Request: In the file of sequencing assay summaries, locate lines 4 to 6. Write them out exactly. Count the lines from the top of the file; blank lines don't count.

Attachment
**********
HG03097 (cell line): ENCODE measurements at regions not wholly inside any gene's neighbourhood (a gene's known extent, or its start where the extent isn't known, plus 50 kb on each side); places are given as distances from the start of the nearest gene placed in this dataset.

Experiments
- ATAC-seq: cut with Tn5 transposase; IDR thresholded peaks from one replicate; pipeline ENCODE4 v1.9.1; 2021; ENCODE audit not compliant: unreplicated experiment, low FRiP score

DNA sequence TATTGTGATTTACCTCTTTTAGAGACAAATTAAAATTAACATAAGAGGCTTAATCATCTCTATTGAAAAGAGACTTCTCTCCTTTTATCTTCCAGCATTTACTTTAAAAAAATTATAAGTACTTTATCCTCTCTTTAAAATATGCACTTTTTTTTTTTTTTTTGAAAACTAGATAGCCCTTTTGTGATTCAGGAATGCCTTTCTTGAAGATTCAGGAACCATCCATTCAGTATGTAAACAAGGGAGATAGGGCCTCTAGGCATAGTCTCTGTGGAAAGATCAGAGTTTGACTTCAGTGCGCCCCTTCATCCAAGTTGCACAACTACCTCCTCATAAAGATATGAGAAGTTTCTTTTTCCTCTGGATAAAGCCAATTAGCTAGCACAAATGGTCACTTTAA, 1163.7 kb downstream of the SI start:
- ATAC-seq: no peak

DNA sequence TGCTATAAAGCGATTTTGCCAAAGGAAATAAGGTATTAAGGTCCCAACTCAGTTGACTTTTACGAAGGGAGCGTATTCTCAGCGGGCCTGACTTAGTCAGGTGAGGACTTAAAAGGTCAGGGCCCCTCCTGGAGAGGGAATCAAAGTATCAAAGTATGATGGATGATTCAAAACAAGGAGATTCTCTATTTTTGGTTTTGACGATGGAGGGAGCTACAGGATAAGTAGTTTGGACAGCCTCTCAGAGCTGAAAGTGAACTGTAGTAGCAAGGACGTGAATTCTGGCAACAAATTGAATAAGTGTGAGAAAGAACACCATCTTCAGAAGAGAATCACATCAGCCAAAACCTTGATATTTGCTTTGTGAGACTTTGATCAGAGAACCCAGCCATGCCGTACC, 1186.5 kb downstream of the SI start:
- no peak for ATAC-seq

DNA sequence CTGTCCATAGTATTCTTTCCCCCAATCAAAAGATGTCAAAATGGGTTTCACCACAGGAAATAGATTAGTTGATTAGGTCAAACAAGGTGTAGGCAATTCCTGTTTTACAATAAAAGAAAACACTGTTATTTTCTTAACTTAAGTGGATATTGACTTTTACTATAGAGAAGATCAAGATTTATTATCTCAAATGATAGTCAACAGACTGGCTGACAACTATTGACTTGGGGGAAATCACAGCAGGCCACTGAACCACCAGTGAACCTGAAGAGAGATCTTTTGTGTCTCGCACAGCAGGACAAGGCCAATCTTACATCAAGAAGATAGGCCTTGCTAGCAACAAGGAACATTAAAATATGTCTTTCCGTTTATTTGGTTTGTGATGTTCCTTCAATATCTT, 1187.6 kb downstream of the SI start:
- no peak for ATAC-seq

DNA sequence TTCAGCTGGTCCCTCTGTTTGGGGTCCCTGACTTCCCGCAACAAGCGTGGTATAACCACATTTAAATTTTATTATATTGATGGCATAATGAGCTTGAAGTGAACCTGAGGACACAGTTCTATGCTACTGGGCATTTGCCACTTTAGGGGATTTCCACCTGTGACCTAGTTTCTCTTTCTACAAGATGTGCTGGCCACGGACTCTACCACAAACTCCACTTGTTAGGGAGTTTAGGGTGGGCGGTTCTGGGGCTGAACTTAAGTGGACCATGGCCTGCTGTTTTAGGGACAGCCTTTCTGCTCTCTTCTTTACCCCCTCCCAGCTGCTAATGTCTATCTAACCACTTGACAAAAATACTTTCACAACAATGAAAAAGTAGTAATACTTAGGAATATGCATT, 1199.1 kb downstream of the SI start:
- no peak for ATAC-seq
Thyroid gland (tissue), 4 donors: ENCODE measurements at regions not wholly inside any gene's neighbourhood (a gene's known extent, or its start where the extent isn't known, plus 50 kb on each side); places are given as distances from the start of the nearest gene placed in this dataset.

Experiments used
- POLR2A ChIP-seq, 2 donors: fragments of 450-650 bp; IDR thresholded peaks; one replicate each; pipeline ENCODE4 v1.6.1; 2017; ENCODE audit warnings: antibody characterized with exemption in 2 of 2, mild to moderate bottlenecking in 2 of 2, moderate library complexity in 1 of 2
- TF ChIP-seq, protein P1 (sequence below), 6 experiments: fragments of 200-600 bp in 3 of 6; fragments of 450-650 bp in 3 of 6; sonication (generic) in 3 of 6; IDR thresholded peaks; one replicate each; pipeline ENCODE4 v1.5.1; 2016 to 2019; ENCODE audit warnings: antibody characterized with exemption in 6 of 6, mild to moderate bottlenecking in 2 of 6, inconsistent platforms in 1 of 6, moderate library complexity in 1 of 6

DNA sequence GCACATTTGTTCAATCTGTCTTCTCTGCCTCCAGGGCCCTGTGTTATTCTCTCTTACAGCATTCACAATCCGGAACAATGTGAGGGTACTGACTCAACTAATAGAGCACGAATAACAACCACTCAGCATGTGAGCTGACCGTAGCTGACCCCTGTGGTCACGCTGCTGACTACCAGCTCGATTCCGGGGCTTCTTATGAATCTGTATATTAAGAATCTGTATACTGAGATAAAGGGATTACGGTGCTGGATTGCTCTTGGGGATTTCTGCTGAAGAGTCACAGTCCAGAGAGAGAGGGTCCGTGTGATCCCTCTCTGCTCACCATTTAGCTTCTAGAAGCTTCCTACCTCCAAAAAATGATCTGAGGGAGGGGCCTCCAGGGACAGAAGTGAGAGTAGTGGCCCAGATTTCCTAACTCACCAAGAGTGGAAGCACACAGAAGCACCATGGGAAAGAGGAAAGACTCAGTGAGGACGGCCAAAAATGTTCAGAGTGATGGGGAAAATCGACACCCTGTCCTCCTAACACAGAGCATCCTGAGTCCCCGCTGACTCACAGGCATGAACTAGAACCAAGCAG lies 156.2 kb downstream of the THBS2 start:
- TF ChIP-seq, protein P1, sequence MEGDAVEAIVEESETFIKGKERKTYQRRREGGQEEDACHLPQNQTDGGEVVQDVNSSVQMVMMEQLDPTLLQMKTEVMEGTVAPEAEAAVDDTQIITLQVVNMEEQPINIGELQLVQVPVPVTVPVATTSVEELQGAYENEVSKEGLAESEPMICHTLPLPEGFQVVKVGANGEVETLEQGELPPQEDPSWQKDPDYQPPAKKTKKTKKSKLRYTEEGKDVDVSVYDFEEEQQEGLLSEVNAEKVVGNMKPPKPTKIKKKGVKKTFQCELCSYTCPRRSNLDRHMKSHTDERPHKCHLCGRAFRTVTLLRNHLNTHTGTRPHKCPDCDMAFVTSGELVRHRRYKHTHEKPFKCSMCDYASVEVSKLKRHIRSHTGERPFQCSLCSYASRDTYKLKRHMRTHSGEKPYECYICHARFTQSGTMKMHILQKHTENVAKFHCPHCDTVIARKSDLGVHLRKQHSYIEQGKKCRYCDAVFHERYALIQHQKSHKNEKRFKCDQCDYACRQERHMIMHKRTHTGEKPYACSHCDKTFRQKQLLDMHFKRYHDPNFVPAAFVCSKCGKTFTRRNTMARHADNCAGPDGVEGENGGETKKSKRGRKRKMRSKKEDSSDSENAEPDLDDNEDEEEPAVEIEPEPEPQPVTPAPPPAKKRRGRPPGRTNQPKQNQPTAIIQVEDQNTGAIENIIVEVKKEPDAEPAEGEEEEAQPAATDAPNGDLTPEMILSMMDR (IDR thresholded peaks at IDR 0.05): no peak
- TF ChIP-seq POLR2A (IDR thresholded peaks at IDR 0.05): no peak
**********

DNA sequence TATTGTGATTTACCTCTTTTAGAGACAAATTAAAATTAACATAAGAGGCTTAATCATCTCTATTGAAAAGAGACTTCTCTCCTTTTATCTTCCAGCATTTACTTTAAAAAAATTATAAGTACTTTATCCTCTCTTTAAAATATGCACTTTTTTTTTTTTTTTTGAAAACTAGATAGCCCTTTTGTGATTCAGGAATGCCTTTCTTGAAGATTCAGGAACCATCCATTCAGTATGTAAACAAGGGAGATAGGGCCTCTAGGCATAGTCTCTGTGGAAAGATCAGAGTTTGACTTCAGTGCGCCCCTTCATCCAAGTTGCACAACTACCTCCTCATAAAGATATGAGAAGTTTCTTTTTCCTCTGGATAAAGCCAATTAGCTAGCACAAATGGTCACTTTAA, 1163.7 kb downstream of the SI start:
- ATAC-seq: no peak

DNA sequence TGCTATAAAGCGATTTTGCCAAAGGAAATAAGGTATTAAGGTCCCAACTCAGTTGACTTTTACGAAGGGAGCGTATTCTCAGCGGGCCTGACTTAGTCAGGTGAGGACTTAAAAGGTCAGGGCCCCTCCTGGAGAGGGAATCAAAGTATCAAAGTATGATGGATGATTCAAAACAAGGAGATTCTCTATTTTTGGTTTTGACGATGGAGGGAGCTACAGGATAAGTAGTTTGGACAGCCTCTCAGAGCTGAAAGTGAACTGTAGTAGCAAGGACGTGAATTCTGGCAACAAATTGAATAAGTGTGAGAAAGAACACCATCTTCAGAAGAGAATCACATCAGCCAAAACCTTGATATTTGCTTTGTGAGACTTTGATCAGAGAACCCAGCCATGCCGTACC, 1186.5 kb downstream of the SI start: